DP12069 Structural Change and the China Syndrome: Baumol vs Trade Effects
|Author(s):||Fabrizio Coricelli, Farshad R Ravasan|
|Publication Date:||May 2017|
|Keyword(s):||deindustrialization, open economies, structural change|
|JEL(s):||E21, E22, F31, F41, O40|
|Programme Areas:||International Macroeconomics and Finance|
|Link to this Page:||cepr.org/active/publications/discussion_papers/dp.php?dpno=12069|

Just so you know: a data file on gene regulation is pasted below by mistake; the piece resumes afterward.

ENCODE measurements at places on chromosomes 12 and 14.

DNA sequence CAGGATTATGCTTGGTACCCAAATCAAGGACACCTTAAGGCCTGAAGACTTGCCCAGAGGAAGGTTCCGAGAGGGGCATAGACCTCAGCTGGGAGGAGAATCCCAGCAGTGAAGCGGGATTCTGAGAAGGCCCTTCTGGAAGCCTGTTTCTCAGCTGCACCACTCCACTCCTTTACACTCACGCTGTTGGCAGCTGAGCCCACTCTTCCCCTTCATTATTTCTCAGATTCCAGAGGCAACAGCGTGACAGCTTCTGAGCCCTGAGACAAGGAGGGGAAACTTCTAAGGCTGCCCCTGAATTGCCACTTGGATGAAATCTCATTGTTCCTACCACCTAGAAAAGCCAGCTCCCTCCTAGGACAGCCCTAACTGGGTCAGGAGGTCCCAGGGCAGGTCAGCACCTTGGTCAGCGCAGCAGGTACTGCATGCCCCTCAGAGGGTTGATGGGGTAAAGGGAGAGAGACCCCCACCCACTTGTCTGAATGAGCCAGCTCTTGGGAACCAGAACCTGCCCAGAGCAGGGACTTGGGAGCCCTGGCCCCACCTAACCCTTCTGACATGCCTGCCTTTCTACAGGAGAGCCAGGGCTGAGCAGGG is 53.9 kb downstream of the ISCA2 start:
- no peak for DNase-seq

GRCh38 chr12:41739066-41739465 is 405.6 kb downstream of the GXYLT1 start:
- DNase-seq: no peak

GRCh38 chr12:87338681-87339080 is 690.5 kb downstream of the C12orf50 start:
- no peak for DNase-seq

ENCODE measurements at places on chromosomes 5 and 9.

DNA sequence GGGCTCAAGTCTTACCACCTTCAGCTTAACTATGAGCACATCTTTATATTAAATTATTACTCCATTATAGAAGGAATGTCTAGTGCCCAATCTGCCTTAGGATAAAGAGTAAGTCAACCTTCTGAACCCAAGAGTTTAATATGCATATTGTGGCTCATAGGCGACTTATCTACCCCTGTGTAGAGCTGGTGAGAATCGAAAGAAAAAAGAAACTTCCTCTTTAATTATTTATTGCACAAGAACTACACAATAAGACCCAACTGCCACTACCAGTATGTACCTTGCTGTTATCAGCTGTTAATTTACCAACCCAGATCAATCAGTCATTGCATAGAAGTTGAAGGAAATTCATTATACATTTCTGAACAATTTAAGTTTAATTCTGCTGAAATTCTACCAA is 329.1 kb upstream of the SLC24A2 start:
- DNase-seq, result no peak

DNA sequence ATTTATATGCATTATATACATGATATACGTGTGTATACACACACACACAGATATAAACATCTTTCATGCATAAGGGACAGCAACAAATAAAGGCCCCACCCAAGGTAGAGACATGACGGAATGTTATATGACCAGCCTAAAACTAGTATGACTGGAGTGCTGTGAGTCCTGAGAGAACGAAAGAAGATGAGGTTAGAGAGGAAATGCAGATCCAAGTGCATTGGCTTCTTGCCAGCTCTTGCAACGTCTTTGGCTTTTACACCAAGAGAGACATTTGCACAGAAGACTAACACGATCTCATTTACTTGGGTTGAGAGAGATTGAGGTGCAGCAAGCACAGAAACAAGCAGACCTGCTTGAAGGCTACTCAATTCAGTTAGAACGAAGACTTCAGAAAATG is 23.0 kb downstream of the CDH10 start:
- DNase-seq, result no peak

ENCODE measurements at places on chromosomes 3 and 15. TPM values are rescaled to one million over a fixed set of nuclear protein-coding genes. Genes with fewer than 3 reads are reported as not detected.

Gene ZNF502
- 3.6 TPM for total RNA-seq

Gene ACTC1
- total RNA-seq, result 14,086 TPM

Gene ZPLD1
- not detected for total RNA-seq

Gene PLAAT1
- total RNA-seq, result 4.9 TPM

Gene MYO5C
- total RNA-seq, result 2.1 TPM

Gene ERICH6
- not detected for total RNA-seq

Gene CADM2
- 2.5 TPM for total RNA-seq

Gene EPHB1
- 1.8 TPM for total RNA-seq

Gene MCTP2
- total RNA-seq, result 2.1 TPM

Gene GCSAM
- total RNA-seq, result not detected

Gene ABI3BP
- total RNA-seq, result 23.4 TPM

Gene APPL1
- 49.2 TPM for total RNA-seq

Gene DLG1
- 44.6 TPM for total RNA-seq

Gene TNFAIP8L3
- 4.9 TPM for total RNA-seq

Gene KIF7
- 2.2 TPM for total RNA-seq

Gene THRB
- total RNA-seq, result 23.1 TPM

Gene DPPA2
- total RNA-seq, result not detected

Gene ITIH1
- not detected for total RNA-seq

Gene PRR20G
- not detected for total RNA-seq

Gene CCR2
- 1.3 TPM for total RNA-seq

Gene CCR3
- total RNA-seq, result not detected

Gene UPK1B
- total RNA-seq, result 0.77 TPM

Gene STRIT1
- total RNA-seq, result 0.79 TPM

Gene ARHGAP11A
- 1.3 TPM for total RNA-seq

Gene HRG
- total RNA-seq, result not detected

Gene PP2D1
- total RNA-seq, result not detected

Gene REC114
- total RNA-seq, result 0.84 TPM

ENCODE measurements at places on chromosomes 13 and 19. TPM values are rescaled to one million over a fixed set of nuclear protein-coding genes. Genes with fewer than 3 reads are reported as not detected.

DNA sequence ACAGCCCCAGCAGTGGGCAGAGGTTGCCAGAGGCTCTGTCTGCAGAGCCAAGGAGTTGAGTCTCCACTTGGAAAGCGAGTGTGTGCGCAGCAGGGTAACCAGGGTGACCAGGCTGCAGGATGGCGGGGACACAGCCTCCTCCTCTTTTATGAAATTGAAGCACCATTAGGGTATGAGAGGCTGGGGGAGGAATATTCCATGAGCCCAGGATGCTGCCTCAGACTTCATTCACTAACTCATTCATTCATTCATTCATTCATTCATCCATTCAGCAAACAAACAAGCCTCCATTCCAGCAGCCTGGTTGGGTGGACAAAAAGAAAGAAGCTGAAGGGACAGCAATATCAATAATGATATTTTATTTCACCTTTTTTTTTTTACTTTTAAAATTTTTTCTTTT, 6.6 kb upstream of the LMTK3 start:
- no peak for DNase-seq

In the process of economic development, the share of manufacturing in total employment first increases and then declines after incomes per capita have passed a given threshold. Advanced economies are all beyond that threshold and thus experience a secular decline in the share of manufacturing. Baumol explained such a process of deindustrialization as resulting from faster productivity growth in manufacturing relative to services. More recently, trade with emerging economies, especially with China, is often identified as the main determinant of deindustrialization in advanced economies. Disentangling the trade channel from the traditional productivity channel is a complicated task. In this paper, we develop a simple model of structural change in an open economy to derive empirical implications, which we analyze for a sample of OECD countries. The model is based on trade between advanced and emerging economies. In a closed economy framework, faster productivity in manufacturing induces a fall in the share of manufacturing in total employment but not in total value added. By contrast, in open economies, what matters is not only the relative growth of productivity in manufacturing versus domestic services, but also relative productivity growth of domestic versus foreign manufacturing. When productivity growth of domestic manufacturing is faster than that of services but slower than that of foreign manufacturing, the share of manufacturing in advanced economies may fall, both in terms of value added and of employment. We call this phenomenon "twin deindustrialization." We exploit the comparison between estimates for the employment and value added shares to identify the relevance of the trade channel relative to the pure productivity channel. We find significant and quantitatively relevant effects of trade on structural change in advanced economies. Furthermore, we show that the strength of the trade effect depends on the nature of technological progress occurring in emerging economies.